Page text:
The that plants may respond to sound stimuli is still a hot controversial issue that has raised both support and criticism. Since the 60s of the last century have been doing studies all over the world on the issue, but still remains an important current excepticismo about it. The truth is that it has come to scientific conclusions that conciten a widespread agreement on the effects of music on the growth of the plants.
In 1962 Dr. TC Singh, head of the Department of Botany of the University of Annamalia of India, experimented with the effect of musical sounds on the growth rate of the plants. Their conclusions after several tests with plants, rhythms and different instruments was that the plants were benefiting from the music to enhance their growth. Sir Jagadish Chandra Bose, physicist and scholar of the physiology, botany, also came to similar conclusions at the time that he devised different material to measure the reactions of the plants. Luther Burbank, a botanist, an american, also studied the issue and concluded that the plants could have up to 20 sensory perceptions.
Dr. TC Singh also discovered that the seeds that were exposed to the music, and then germinated produced plants that had more leaves, were of greater size and have other improved characteristics. He understood that the music had been produced by the chromosomal changes in the seeds. Working around the same time that Singh, engineer canadian Eugene Canby expso wheat to the Sonata for violin by JS Bach and observed a 66% increase in performance. In 1973 Dorothy Retallack experimented with rock music on variety of plants by creating multiple control groups and using them in various time periods and musical styles. He deduced that the classical music like the plants and, instead, rock music was harmful.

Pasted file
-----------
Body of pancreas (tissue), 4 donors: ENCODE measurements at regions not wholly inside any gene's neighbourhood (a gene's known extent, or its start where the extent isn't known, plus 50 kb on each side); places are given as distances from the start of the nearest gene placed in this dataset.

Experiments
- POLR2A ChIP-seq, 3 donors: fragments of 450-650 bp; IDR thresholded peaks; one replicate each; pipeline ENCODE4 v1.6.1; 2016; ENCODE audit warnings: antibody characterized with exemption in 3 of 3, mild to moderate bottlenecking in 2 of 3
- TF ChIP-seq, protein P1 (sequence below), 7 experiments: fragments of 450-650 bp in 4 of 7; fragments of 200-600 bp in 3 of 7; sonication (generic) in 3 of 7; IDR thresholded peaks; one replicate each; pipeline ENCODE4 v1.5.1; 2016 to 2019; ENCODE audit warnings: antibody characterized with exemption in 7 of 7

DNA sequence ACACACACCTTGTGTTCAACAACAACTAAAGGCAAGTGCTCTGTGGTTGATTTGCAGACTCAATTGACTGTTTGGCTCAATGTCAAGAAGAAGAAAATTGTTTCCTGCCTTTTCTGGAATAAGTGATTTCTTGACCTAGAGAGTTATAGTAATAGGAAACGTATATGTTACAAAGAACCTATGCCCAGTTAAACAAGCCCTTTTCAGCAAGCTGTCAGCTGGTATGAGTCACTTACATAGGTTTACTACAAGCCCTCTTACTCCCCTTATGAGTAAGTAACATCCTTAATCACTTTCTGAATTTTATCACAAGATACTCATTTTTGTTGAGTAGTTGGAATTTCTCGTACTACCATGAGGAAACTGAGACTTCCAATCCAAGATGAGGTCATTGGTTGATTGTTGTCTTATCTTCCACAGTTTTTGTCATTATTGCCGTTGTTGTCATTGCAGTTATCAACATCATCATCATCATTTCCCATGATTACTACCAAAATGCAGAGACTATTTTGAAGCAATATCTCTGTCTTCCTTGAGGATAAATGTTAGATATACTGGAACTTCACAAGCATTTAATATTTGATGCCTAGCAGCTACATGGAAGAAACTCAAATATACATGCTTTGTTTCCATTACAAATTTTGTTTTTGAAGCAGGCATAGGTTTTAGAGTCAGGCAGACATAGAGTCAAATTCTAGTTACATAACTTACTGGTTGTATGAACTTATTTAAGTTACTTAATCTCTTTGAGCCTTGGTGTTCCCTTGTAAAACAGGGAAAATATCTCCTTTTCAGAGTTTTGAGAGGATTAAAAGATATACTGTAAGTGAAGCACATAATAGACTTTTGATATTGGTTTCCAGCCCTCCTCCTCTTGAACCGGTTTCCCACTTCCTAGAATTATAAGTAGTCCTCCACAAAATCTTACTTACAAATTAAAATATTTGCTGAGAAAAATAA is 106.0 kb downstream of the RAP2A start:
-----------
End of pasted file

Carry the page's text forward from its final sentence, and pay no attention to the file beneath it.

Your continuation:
In against of this topic have raised too many experts who claim basically the lack of scientific method in the studies in favour of the beneficial effects of music in plants. Daniel Chamovitz, Peter Tompkins, Christopher Bird, Michael Pollan, Linda Chalker-Scott are some of the scholars and scientists who have demonstrated against it. In practice, systems have been developed to add music to cultivation of vineyard in south Africa, Italy and other places of the world. The final conclusion simply alleges that the plant did not suffer any kind of damage after being exposed for hours to the effect of the classical music.
As it says in Daniel Chamovitz “The music isn’t ecologically relevant for plants so it should not be expected to react to it. But there are sounds that, at least in theory, could be beneficial for them. These include the vibrations produced by insects, such as the buzzing of a bee or the rustle of a wing of an aphid as well as sound tiny may be created by organisms still smaller.”